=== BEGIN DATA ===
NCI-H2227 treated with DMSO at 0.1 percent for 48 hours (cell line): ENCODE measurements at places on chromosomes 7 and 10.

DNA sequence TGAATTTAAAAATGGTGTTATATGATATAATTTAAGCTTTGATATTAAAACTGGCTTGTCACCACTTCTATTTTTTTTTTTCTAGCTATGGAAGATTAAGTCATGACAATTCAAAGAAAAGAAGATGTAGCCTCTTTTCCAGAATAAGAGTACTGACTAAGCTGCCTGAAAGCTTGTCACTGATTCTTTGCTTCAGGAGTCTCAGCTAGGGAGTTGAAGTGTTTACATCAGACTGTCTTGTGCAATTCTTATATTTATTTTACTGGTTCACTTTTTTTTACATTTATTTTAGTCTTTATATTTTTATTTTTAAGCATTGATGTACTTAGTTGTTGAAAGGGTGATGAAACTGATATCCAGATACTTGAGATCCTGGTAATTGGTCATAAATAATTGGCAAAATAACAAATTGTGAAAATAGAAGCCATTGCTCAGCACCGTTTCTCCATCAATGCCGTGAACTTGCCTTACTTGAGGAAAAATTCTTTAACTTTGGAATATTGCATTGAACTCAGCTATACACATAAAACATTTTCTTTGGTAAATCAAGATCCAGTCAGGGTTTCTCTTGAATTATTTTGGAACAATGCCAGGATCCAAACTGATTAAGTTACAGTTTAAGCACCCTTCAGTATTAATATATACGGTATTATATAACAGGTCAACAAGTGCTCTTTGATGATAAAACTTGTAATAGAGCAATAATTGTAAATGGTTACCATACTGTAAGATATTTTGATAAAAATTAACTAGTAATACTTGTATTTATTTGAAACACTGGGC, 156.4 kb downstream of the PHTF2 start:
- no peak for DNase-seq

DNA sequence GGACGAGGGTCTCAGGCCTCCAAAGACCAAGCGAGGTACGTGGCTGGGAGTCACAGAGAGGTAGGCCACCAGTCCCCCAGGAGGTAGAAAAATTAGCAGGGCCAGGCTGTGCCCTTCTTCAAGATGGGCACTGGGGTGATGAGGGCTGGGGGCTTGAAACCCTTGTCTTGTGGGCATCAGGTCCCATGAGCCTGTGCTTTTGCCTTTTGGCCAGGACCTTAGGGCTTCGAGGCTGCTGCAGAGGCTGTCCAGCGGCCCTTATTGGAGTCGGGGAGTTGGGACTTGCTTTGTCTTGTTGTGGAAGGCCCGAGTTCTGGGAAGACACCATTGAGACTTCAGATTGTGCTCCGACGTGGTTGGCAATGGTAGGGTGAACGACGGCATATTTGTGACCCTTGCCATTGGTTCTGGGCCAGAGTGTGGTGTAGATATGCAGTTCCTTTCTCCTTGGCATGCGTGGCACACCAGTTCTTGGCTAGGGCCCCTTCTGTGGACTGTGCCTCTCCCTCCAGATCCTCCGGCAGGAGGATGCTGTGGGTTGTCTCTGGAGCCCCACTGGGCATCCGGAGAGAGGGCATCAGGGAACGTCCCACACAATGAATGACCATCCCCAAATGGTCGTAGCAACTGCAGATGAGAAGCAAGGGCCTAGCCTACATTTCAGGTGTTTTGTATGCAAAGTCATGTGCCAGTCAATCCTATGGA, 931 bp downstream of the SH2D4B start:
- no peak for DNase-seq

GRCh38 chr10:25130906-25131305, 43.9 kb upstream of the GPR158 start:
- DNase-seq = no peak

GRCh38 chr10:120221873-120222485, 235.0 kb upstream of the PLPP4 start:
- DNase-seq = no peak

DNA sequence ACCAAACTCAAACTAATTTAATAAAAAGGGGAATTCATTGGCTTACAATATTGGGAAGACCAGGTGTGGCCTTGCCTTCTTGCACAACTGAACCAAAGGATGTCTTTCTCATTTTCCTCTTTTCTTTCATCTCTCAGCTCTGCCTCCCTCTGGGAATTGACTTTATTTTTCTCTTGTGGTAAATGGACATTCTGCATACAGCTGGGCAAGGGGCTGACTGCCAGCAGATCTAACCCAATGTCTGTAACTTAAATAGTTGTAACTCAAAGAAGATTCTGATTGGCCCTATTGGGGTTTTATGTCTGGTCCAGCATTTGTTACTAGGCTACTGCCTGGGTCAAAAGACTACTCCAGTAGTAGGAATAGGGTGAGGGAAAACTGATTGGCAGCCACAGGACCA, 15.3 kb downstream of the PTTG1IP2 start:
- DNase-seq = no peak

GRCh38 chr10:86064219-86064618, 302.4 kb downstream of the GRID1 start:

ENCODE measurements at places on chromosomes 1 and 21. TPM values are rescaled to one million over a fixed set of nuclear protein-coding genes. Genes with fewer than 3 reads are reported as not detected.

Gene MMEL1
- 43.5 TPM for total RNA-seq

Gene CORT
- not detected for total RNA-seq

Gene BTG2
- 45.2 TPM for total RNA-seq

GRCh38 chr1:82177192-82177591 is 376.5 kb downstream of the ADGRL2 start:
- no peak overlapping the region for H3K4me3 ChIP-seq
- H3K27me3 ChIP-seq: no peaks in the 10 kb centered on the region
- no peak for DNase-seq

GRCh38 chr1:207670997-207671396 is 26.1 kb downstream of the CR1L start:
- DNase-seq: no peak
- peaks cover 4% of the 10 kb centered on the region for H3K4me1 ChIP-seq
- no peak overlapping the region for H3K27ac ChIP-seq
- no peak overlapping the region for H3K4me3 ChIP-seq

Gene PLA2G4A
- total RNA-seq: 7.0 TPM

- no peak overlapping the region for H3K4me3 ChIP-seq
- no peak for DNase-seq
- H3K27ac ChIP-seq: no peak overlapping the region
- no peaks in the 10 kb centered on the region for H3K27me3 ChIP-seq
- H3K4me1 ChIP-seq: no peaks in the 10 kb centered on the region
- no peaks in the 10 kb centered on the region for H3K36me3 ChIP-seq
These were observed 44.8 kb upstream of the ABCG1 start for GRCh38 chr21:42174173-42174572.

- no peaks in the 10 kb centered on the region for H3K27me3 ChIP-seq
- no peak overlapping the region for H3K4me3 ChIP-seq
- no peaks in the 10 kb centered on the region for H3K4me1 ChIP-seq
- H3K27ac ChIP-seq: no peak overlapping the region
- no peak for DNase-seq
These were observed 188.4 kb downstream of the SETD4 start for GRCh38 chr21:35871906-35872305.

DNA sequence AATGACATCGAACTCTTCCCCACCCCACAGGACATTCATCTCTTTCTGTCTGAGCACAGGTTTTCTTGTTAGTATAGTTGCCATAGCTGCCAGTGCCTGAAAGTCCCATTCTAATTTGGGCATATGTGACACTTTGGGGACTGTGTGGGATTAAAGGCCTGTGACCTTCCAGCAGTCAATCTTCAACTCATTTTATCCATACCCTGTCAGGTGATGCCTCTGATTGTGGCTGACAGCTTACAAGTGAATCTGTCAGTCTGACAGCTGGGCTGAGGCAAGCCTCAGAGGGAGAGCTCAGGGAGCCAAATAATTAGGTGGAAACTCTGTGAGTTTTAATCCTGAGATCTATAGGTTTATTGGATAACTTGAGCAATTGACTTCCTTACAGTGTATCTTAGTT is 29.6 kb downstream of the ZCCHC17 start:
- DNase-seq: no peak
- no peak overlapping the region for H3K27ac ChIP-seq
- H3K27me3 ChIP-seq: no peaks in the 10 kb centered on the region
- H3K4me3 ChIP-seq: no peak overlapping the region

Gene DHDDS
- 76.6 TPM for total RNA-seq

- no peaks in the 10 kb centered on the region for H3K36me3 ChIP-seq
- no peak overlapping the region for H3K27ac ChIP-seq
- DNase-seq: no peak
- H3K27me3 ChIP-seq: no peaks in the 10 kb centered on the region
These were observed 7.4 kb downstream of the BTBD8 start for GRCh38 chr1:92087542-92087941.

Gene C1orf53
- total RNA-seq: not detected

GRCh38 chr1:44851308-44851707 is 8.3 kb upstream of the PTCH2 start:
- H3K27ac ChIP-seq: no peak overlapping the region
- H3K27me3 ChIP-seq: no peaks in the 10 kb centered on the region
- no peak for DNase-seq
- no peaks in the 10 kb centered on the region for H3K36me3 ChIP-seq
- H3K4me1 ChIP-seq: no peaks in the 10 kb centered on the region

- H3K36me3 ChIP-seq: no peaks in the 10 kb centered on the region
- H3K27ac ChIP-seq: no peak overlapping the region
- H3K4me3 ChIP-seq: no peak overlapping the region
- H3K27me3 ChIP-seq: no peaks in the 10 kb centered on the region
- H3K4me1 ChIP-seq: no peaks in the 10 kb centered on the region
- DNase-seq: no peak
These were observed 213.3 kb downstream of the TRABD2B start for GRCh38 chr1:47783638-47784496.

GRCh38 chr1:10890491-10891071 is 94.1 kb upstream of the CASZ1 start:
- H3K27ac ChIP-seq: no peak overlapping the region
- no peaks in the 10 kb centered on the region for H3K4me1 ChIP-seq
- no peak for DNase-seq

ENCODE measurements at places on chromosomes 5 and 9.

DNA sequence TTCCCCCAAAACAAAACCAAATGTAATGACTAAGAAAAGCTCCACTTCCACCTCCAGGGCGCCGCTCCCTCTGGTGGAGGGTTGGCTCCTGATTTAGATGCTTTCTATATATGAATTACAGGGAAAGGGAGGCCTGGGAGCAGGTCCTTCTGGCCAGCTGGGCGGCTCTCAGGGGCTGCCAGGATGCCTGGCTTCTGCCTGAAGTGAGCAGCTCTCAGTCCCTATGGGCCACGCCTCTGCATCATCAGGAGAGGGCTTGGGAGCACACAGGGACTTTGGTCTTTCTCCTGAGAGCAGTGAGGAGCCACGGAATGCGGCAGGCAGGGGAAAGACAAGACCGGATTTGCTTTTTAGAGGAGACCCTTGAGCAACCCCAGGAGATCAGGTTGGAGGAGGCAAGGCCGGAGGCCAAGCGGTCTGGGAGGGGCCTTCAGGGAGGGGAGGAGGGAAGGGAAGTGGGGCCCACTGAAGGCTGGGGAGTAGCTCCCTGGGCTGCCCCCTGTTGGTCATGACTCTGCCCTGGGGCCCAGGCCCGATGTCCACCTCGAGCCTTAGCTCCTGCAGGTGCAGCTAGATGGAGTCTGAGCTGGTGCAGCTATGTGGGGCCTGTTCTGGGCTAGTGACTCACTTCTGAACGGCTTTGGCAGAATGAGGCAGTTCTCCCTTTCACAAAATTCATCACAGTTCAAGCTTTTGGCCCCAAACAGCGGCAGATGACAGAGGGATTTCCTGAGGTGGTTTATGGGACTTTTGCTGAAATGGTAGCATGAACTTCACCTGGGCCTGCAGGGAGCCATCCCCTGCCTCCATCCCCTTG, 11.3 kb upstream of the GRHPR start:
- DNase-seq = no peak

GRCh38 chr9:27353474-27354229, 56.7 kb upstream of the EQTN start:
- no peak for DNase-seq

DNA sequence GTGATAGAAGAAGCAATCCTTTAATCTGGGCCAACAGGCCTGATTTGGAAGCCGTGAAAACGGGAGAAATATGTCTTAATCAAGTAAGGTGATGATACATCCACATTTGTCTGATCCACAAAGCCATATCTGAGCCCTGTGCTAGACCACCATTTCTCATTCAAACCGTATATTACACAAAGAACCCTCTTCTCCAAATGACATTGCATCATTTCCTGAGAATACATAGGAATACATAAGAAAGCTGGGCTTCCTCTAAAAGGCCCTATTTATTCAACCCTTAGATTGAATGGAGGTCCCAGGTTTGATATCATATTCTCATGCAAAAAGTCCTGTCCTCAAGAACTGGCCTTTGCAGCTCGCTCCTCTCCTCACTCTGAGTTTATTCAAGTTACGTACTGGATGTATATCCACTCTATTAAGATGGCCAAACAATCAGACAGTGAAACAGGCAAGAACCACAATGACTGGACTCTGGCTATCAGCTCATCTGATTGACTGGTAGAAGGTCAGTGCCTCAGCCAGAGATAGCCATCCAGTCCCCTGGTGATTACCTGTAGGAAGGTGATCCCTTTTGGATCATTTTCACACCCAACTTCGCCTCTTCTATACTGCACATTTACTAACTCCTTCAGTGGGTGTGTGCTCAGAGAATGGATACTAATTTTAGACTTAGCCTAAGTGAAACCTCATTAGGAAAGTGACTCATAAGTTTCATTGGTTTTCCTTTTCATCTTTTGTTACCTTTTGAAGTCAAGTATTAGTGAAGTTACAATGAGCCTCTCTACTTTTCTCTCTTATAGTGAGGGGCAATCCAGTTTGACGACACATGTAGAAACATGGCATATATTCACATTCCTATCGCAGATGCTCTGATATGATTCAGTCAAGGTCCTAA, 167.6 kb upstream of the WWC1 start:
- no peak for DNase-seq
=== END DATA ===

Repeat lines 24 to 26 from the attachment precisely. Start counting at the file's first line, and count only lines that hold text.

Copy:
GRCh38 chr1:207670997-207671396 is 26.1 kb downstream of the CR1L start:
- DNase-seq: no peak
- peaks cover 4% of the 10 kb centered on the region for H3K4me1 ChIP-seq